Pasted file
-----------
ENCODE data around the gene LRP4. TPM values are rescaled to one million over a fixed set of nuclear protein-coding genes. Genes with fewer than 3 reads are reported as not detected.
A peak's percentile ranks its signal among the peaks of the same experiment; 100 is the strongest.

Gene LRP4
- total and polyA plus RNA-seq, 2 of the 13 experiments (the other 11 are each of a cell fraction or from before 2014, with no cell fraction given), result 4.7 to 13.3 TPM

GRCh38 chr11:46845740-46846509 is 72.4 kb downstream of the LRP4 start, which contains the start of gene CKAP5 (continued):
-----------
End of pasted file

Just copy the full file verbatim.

ENCODE data around the gene LRP4. TPM values are rescaled to one million over a fixed set of nuclear protein-coding genes. Genes with fewer than 3 reads are reported as not detected.
A peak's percentile ranks its signal among the peaks of the same experiment; 100 is the strongest.

Gene LRP4
- total and polyA plus RNA-seq, 2 of the 13 experiments (the other 11 are each of a cell fraction or from before 2014, with no cell fraction given), result 4.7 to 13.3 TPM

GRCh38 chr11:46845740-46846509 is 72.4 kb downstream of the LRP4 start, which contains the start of gene CKAP5 (continued):